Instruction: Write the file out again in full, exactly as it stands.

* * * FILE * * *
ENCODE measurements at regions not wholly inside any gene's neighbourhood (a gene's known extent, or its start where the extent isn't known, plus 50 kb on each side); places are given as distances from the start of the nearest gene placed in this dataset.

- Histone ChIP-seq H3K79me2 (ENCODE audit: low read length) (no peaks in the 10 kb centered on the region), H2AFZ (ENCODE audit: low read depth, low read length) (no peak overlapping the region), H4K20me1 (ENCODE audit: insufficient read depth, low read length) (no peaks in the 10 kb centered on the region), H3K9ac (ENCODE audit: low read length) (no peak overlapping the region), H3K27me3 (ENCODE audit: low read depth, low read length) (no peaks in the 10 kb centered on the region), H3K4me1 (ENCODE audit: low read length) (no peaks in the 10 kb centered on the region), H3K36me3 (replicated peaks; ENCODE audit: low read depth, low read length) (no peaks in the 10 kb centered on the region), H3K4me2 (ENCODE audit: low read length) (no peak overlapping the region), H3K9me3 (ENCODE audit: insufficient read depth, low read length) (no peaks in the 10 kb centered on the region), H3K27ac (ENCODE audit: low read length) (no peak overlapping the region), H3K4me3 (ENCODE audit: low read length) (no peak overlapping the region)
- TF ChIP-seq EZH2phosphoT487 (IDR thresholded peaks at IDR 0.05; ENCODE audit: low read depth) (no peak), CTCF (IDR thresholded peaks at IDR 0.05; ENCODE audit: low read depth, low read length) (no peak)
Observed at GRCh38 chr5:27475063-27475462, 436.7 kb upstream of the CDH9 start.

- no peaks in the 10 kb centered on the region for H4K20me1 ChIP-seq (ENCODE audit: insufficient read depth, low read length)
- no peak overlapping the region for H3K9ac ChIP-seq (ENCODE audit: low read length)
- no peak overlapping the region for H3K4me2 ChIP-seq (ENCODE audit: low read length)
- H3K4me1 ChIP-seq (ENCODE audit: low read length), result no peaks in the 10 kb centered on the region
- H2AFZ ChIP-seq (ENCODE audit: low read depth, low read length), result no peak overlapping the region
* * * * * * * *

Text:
ENCODE measurements at regions not wholly inside any gene's neighbourhood (a gene's known extent, or its start where the extent isn't known, plus 50 kb on each side); places are given as distances from the start of the nearest gene placed in this dataset.

- Histone ChIP-seq H3K79me2 (ENCODE audit: low read length) (no peaks in the 10 kb centered on the region), H2AFZ (ENCODE audit: low read depth, low read length) (no peak overlapping the region), H4K20me1 (ENCODE audit: insufficient read depth, low read length) (no peaks in the 10 kb centered on the region), H3K9ac (ENCODE audit: low read length) (no peak overlapping the region), H3K27me3 (ENCODE audit: low read depth, low read length) (no peaks in the 10 kb centered on the region), H3K4me1 (ENCODE audit: low read length) (no peaks in the 10 kb centered on the region), H3K36me3 (replicated peaks; ENCODE audit: low read depth, low read length) (no peaks in the 10 kb centered on the region), H3K4me2 (ENCODE audit: low read length) (no peak overlapping the region), H3K9me3 (ENCODE audit: insufficient read depth, low read length) (no peaks in the 10 kb centered on the region), H3K27ac (ENCODE audit: low read length) (no peak overlapping the region), H3K4me3 (ENCODE audit: low read length) (no peak overlapping the region)
- TF ChIP-seq EZH2phosphoT487 (IDR thresholded peaks at IDR 0.05; ENCODE audit: low read depth) (no peak), CTCF (IDR thresholded peaks at IDR 0.05; ENCODE audit: low read depth, low read length) (no peak)
Observed at GRCh38 chr5:27475063-27475462, 436.7 kb upstream of the CDH9 start.

- no peaks in the 10 kb centered on the region for H4K20me1 ChIP-seq (ENCODE audit: insufficient read depth, low read length)
- no peak overlapping the region for H3K9ac ChIP-seq (ENCODE audit: low read length)
- no peak overlapping the region for H3K4me2 ChIP-seq (ENCODE audit: low read length)
- H3K4me1 ChIP-seq (ENCODE audit: low read length), result no peaks in the 10 kb centered on the region
- H2AFZ ChIP-seq (ENCODE audit: low read depth, low read length), result no peak overlapping the region